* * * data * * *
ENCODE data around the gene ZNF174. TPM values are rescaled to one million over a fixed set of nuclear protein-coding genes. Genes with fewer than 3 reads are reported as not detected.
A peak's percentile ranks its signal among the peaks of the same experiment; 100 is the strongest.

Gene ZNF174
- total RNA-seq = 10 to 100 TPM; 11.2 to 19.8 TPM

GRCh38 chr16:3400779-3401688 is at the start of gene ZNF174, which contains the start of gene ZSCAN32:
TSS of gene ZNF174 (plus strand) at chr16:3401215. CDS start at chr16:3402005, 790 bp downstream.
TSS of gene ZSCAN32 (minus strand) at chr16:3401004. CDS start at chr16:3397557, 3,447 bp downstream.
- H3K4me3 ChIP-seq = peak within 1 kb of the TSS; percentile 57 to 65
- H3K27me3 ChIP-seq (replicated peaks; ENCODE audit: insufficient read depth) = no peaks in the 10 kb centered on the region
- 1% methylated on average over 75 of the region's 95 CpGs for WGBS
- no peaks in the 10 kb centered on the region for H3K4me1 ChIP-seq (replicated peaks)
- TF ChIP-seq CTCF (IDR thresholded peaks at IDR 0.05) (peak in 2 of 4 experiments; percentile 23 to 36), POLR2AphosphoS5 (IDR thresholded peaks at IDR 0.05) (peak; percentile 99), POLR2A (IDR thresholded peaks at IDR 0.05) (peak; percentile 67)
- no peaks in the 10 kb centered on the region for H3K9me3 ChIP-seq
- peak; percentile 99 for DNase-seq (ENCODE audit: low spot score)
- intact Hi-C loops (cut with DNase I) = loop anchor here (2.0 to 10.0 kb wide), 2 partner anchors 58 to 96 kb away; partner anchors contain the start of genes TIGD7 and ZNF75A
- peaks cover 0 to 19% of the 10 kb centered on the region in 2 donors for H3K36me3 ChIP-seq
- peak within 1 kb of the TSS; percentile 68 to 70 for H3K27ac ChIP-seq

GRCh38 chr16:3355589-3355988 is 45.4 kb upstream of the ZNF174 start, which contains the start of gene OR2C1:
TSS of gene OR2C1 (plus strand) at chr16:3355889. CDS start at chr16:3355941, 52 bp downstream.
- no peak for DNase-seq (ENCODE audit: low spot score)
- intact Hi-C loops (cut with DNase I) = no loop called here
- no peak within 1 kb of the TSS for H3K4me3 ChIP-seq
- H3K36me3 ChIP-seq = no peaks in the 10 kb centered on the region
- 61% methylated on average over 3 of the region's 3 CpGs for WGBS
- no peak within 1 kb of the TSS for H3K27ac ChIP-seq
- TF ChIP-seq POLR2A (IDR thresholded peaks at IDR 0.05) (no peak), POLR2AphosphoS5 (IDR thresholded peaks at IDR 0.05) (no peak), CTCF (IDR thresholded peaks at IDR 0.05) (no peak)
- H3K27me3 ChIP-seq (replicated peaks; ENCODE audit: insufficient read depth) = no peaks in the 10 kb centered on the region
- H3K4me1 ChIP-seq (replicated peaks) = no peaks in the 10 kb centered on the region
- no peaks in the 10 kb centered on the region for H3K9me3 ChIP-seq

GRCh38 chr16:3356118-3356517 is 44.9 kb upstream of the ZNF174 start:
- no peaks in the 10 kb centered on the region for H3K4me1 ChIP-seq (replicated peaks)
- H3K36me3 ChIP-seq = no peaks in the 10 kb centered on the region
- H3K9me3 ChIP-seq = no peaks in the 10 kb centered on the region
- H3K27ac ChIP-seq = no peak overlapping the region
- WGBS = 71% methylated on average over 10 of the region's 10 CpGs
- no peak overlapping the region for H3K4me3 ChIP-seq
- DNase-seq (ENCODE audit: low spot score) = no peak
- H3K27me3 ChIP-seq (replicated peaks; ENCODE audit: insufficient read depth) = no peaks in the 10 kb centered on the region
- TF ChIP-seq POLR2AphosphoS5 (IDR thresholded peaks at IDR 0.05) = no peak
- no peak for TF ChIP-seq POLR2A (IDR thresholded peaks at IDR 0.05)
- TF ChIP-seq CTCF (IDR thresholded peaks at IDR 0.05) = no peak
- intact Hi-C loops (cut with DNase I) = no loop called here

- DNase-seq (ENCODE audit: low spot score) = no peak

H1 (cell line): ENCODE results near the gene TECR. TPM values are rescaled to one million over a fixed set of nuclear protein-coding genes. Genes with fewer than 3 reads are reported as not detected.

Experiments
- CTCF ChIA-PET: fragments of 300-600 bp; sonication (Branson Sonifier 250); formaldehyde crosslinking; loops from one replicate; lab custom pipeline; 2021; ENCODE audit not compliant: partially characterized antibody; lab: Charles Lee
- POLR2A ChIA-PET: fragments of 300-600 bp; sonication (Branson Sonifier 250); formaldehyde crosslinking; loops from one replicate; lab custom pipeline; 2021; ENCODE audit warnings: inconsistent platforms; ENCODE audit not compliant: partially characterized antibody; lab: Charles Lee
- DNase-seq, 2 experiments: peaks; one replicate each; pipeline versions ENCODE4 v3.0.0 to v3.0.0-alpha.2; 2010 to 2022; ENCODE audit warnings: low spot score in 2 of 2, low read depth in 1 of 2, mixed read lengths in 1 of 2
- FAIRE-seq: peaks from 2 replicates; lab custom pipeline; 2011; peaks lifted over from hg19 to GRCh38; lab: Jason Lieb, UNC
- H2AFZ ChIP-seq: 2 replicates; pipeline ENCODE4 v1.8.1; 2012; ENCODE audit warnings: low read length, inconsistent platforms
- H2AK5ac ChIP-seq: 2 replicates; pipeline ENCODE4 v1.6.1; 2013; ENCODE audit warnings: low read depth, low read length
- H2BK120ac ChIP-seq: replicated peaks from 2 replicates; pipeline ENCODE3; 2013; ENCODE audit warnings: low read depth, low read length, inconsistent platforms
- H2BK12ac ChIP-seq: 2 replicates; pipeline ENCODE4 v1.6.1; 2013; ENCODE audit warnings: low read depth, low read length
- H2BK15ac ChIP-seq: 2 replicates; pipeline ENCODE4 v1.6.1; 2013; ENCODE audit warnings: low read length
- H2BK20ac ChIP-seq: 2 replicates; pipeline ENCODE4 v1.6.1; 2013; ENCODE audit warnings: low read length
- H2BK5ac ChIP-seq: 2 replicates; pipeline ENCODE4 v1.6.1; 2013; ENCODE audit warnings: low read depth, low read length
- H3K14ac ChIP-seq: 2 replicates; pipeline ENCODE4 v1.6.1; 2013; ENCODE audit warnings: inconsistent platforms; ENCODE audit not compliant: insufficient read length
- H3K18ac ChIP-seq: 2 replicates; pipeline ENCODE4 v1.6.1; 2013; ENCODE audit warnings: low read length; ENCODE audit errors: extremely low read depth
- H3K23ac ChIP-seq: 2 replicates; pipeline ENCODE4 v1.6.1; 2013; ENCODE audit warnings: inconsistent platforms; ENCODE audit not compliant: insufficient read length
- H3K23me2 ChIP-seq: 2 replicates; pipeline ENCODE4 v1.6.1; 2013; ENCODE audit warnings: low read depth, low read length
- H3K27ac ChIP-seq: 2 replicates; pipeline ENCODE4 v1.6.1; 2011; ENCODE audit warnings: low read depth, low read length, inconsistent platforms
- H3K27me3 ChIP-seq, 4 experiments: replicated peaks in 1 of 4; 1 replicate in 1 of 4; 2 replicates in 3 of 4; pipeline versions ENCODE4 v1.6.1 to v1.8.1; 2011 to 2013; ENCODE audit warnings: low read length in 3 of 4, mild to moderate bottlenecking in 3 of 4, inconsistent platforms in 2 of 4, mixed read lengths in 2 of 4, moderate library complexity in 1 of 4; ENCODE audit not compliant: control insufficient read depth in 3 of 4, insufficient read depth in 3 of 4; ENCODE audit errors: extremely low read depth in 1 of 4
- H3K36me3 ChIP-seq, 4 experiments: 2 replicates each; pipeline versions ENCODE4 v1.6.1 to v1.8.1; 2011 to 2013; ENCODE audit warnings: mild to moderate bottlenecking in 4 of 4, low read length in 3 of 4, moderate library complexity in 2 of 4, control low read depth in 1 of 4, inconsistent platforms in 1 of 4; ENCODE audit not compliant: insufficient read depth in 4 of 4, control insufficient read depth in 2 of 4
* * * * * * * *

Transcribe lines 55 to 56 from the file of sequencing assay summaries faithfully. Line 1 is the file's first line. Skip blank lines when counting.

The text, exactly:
- H2BK20ac ChIP-seq: 2 replicates; pipeline ENCODE4 v1.6.1; 2013; ENCODE audit warnings: low read length
- H2BK5ac ChIP-seq: 2 replicates; pipeline ENCODE4 v1.6.1; 2013; ENCODE audit warnings: low read depth, low read length